What Is The Chinese Room Experiment In AI?

The Turing Test is one of the few things that comes to our mind when we hear about reasoning and consciousness in artificial intelligence. But apart from the Turing Test, there is one more thought process which shook the world of cognitive sciences not so long ago. Four decades ago, John Searle, an American philosopher, presented the Chinese problem, directed at the AI researchers.

The Chinese Room conundrum argues that a computer cannot have a mind of its own and attaining consciousness is an impossible task for these machines. They can be programmed to mimic the activities of a conscious human being but they can’t have an understanding of what they are simulating on their own.

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“A human mind has meaningful thoughts, feelings, and mental contents generally. Formal symbols by themselves can never be enough for mental contents, because the symbols, by definition, have no meaning,” said Searle when questioned about his argument.

What Is The Chinese Room Conundrum?

Searle explained the concept eloquently by drawing an analogy using Mandarin. The definition hinges on the thin line between actually having a mind and simulating a mind.

Searle’s thought experiment goes like this:

Suppose a closed room has a non-Chinese speaker with a list of Mandarin characters and an instruction book. This book explains in detail the rules according to which the strings (sequences) of characters may be formed — but without giving the meaning of the characters.

Suppose now that we pass to this man through a hole in the wall a sequence of Mandarin characters which he is to complete by following the rules he has learned. We may call the sequence passed to him from the outside a “question” and the completion an “answer.”

Now, this non-Chinese speaker masters this sequencing game so much that even a native Chinese person will not be able to spot any difference in the answers given by this man in an enclosed room.

Source: wikicommons

But the fact remains that not only is he not Chinese, but he does not even understand Chinese, far less think in it.

Now, the argument goes on, a machine, even a Turing machine, is just like this man, in that it does nothing more than follow the rules given in an instruction book (the program). It does not understand the meaning of the questions given to it nor its own answers, and thus cannot be said to be thinking.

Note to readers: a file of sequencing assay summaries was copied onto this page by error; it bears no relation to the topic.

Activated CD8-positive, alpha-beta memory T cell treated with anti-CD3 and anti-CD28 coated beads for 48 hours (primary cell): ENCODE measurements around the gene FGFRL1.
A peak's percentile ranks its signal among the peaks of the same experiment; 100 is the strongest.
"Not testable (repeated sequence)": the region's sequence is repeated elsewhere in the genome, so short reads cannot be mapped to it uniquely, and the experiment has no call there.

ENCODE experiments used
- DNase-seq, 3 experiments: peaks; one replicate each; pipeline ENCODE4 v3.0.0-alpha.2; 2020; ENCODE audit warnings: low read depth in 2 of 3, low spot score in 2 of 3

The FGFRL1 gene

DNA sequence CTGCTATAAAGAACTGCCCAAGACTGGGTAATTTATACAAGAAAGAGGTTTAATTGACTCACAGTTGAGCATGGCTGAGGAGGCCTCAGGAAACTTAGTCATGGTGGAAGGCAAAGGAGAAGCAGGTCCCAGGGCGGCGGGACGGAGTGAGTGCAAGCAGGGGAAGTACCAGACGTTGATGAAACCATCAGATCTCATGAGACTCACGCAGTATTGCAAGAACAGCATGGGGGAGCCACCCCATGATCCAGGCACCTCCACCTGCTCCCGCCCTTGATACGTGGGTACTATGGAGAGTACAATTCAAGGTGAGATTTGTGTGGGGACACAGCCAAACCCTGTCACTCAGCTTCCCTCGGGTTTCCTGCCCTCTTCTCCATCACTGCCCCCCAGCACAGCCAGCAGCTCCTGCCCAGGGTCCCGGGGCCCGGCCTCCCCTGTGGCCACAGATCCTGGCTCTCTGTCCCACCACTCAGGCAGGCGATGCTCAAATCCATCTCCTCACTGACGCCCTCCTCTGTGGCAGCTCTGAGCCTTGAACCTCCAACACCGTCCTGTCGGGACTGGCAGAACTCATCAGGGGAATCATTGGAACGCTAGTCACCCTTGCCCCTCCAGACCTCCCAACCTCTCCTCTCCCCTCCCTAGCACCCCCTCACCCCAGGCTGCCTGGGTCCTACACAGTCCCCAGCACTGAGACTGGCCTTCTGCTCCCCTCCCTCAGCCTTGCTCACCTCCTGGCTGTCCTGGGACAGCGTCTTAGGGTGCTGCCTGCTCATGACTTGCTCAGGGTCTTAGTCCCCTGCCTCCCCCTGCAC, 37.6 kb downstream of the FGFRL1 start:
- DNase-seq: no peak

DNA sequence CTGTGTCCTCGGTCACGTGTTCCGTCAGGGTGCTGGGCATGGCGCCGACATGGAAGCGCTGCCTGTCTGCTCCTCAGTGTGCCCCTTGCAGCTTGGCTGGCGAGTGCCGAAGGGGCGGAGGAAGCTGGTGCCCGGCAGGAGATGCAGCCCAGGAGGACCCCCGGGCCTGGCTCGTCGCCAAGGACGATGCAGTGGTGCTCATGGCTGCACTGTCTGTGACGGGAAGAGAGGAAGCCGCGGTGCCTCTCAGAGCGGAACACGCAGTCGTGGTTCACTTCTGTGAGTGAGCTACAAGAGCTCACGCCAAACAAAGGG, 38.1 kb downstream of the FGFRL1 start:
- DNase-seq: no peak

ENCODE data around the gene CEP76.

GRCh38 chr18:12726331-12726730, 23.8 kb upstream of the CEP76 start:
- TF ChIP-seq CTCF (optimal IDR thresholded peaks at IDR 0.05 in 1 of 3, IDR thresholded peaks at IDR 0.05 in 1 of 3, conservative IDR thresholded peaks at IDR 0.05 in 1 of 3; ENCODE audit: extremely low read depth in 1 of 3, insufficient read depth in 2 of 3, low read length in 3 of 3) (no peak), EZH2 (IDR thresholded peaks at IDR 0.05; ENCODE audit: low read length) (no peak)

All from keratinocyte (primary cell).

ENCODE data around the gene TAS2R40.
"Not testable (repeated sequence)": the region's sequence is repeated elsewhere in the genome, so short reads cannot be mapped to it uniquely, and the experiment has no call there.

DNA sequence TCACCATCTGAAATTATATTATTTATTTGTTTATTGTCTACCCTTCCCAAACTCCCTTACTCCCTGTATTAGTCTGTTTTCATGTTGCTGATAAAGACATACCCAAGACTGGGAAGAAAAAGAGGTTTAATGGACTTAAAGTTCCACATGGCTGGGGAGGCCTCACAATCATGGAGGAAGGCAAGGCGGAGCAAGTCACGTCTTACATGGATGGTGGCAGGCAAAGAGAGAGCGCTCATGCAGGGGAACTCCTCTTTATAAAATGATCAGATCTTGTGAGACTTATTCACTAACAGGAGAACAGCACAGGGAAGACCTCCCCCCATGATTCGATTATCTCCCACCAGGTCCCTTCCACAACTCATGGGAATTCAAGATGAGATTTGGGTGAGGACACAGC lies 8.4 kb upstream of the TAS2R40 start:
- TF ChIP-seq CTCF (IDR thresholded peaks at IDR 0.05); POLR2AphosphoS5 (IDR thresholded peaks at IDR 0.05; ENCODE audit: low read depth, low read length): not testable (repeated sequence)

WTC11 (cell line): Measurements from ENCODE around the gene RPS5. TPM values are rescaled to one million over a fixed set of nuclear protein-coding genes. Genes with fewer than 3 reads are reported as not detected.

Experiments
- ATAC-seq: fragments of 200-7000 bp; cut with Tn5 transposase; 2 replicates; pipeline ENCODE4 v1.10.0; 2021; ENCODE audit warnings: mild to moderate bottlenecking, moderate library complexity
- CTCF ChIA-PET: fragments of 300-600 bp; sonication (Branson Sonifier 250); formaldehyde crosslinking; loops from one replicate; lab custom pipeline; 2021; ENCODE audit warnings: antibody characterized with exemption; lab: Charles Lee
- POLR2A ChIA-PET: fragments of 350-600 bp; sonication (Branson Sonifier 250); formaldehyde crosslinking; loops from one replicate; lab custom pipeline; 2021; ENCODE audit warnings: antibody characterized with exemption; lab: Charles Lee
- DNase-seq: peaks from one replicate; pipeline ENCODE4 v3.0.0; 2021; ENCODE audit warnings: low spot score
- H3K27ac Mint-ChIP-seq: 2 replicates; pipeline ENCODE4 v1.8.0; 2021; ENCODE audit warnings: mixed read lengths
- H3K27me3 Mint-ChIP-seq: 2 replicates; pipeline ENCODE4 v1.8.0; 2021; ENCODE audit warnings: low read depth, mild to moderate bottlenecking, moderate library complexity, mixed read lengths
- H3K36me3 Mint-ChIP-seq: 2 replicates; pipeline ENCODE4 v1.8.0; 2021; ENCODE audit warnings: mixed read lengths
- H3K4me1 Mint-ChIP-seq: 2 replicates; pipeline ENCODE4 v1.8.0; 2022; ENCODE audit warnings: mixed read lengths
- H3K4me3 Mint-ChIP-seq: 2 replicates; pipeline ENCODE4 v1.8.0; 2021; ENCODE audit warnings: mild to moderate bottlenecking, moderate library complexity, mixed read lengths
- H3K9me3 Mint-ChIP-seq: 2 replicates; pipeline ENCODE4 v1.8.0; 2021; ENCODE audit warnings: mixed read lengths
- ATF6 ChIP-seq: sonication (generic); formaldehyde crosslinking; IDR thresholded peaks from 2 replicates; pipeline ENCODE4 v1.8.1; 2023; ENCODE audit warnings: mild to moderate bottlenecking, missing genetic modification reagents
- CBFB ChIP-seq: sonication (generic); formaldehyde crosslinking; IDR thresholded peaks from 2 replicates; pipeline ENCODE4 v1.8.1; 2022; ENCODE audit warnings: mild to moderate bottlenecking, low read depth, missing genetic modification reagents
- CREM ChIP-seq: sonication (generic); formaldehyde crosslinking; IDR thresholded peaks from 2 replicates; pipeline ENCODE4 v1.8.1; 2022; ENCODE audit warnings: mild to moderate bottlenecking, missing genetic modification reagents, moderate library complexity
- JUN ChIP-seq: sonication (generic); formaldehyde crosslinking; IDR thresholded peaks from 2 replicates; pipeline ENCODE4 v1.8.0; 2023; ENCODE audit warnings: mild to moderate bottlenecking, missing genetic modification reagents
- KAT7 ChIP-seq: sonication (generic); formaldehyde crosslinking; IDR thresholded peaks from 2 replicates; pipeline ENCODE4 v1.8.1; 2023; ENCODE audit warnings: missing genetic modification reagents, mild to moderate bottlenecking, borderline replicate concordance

Making a case for Searle, if we accept that a book has no mind of its own, we cannot then endow a computer with intelligence and remain consistent.

The Following Questions

How can one verify that this man in the room is thinking in English and not in Chinese? Searle’s experiment builds on the assumption that this fictitious man indeed thinks in English and then uses the extra information from the hole in the wall and masters those Chinese sequences.

But Turing’s idea was that no such assumptions should be made and that comprehension or intelligence should be judged in an objective manner.

The whole point of Searle’s experiment is to make a non-Chinese man simulate a native Chinese speaker in such a way that there wouldn’t be any distinction between these two individuals.

If we ask the computer in our language if it understands us, it will say that it does, since it is imitating a clever student. This corresponds to talking to the man in the closed room in Chinese, and we cannot communicate with a computer in a way that would correspond to our talking to the man in English.

The texts or the set of instructions cannot be dissociated from the man in the experiment because this instruction, in turn, is prepared by some native Chinese person. So, when the Chinese expert on the other end of the room is verifying the answers, he actually is communicating with another mind which thinks in Chinese. So, when a computer responds to some tricky questions by a human, it can be concluded, in accordance with Searle, that we are communicating with the programmer, the person who gave the computer, a certain set of instructions to perform.

Outlook

Any theory that says minds are computer programs, is best understood as perhaps the last gasp of the dualist tradition that attempts to deny the biological character of mental phenomena. Searle’s speculation in spite of its inadequacies tests the boundaries of AI and makes an attempt to dispel the weak ideas of pseudo-intellectual futurists. Searle in negating the capabilities of AI, has, in fact, exposed the blind spots in our pursuit of General AI and made it more robust.

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Ram Sagar
I have a master's degree in Robotics and I write about machine learning advancements.

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